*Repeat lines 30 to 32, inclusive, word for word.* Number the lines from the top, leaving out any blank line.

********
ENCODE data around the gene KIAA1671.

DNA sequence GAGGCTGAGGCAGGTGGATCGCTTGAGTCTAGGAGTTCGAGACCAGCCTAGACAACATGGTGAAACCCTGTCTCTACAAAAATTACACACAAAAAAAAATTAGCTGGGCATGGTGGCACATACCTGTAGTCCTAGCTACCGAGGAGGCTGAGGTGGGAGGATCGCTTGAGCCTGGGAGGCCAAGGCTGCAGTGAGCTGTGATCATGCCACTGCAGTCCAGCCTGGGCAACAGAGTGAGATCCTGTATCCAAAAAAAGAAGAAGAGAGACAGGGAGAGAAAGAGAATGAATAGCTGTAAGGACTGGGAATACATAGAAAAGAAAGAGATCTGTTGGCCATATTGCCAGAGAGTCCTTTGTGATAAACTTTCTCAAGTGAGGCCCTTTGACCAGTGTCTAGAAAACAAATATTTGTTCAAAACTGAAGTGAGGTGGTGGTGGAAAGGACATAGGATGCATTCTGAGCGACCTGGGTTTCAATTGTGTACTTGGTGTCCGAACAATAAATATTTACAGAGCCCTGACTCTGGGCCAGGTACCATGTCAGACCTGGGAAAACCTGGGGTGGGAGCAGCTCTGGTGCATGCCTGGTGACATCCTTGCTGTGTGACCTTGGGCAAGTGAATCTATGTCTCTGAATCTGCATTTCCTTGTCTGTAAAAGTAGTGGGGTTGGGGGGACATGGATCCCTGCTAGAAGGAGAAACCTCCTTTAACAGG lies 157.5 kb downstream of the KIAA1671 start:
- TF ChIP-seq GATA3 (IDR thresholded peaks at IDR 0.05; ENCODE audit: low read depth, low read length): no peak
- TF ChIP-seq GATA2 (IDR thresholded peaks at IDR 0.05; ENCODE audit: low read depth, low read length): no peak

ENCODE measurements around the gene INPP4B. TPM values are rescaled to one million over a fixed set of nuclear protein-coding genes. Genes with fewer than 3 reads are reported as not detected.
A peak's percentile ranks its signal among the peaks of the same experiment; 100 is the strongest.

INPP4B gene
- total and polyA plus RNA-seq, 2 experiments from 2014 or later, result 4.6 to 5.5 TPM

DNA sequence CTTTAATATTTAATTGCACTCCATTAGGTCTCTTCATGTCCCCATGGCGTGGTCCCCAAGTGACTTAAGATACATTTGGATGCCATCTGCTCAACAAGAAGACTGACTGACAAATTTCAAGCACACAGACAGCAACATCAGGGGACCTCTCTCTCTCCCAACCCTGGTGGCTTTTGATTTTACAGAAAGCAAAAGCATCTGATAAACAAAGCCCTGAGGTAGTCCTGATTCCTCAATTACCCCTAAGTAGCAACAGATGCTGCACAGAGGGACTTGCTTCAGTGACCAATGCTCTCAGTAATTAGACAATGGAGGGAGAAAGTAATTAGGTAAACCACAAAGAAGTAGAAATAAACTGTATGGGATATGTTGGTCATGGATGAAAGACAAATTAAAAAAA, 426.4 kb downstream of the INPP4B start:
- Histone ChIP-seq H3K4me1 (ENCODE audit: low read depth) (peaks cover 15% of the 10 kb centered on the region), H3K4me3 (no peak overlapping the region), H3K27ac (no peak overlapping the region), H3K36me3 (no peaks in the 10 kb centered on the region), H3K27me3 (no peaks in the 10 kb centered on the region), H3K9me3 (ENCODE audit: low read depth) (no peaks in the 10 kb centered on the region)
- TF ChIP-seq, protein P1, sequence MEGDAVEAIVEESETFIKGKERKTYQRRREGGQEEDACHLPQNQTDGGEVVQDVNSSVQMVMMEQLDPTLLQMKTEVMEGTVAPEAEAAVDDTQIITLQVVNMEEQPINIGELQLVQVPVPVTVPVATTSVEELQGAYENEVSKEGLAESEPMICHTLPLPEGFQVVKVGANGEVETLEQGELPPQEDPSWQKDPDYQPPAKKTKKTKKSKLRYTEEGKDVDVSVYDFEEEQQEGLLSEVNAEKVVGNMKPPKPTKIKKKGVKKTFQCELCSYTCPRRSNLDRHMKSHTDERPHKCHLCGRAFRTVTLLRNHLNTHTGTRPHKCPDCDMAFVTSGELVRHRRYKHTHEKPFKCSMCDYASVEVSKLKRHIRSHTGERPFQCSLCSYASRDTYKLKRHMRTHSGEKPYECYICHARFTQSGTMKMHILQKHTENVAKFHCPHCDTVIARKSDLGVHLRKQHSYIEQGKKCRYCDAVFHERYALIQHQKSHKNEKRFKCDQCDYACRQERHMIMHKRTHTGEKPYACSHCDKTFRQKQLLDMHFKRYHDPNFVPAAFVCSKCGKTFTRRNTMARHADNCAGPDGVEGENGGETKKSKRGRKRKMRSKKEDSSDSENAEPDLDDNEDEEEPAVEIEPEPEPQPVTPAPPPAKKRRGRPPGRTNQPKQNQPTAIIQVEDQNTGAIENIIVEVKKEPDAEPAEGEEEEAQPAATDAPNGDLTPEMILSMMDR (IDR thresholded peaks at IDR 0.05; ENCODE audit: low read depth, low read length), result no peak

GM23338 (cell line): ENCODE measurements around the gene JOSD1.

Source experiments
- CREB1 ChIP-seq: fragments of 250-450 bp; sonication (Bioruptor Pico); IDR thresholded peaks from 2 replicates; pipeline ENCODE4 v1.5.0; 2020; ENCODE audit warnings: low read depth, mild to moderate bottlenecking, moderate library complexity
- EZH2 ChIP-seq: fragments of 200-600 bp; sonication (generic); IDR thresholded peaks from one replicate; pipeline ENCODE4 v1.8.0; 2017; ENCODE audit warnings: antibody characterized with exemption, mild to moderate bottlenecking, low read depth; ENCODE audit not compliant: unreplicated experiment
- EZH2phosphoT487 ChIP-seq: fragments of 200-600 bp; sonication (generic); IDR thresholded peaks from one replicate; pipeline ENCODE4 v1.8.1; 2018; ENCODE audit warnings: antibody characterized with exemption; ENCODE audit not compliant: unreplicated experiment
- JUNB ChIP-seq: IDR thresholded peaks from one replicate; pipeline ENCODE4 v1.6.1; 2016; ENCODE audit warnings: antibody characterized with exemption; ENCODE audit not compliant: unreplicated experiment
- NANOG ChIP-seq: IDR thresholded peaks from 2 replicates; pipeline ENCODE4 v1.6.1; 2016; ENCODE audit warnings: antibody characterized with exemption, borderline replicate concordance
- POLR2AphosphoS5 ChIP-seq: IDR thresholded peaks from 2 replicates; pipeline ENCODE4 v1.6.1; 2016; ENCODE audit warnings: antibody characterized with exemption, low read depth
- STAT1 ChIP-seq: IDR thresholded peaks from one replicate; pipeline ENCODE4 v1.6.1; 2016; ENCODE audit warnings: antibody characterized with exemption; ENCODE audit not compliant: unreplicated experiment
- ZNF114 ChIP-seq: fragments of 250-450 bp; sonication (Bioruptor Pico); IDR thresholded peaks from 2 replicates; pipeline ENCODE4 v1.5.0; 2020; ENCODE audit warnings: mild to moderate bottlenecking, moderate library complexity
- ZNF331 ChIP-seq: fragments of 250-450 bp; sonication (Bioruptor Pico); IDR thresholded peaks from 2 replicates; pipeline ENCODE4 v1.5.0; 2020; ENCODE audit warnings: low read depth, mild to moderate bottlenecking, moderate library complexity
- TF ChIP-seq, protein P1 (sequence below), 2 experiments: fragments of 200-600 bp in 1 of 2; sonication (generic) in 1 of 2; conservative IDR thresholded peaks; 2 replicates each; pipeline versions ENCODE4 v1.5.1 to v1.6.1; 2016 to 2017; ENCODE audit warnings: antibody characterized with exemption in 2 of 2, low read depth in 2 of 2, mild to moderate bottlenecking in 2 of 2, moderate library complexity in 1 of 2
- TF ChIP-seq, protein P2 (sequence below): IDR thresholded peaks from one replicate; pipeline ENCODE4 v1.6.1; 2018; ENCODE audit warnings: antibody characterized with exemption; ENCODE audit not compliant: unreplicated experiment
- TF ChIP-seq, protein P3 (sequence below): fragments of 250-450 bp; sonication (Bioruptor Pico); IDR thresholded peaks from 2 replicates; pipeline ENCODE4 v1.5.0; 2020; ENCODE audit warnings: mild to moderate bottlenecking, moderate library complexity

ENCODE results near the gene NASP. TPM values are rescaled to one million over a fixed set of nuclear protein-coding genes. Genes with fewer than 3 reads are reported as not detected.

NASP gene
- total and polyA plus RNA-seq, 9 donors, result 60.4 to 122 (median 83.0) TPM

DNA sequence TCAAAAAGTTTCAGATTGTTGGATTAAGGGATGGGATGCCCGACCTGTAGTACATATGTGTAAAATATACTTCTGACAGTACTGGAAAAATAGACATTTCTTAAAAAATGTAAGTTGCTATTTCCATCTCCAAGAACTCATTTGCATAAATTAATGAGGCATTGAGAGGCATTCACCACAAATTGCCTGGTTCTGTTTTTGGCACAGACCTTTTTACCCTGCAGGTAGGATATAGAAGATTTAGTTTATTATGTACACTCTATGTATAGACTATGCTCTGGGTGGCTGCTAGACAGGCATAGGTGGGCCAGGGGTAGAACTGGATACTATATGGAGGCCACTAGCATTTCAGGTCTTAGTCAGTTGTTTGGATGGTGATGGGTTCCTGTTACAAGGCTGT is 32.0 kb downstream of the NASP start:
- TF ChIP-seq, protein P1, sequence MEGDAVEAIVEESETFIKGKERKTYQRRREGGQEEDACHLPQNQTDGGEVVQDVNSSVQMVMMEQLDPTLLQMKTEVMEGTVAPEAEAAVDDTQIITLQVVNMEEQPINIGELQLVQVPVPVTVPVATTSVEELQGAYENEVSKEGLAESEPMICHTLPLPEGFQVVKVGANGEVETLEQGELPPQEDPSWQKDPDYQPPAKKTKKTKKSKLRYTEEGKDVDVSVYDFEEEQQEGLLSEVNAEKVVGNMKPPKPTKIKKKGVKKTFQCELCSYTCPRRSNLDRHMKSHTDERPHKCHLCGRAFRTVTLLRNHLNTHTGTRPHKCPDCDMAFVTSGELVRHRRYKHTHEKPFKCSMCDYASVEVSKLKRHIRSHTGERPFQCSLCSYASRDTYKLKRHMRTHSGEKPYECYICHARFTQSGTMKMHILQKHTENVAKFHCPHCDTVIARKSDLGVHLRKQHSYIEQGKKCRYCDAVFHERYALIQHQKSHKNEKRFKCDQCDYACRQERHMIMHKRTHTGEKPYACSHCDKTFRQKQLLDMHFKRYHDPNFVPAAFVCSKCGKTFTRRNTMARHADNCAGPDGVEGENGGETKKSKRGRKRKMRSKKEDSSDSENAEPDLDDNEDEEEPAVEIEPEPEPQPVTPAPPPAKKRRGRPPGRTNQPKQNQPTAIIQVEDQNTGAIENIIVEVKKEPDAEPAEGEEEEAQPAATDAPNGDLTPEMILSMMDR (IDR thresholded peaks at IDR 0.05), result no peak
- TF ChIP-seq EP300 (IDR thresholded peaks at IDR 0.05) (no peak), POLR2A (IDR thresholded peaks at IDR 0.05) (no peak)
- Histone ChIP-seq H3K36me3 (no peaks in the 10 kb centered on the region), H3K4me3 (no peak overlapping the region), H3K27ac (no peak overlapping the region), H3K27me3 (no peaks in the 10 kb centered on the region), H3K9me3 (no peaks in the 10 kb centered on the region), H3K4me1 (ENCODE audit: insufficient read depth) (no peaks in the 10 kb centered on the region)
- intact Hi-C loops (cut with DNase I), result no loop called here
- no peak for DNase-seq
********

- TF ChIP-seq, protein P1, sequence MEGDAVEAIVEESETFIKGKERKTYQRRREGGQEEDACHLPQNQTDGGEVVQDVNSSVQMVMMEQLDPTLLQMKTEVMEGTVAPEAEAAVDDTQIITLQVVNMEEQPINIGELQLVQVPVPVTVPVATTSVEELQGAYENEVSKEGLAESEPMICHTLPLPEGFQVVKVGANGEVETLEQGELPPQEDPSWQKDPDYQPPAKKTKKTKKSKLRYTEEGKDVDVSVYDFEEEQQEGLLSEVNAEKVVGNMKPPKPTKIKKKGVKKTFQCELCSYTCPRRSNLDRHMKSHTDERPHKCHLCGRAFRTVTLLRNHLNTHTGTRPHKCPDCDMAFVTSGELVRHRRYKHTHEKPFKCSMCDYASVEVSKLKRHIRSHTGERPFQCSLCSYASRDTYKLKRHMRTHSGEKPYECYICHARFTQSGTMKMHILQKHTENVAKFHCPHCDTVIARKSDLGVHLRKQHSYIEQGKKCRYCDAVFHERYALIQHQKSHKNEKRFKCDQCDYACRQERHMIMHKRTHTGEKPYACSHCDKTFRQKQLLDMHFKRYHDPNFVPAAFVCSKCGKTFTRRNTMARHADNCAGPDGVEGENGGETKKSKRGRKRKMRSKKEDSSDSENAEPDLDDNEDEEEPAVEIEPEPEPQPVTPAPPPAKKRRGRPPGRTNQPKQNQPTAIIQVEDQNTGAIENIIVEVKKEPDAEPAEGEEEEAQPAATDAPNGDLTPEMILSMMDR (IDR thresholded peaks at IDR 0.05), result no peak
- TF ChIP-seq EP300 (IDR thresholded peaks at IDR 0.05) (no peak), POLR2A (IDR thresholded peaks at IDR 0.05) (no peak)
- Histone ChIP-seq H3K36me3 (no peaks in the 10 kb centered on the region), H3K4me3 (no peak overlapping the region), H3K27ac (no peak overlapping the region), H3K27me3 (no peaks in the 10 kb centered on the region), H3K9me3 (no peaks in the 10 kb centered on the region), H3K4me1 (ENCODE audit: insufficient read depth) (no peaks in the 10 kb centered on the region)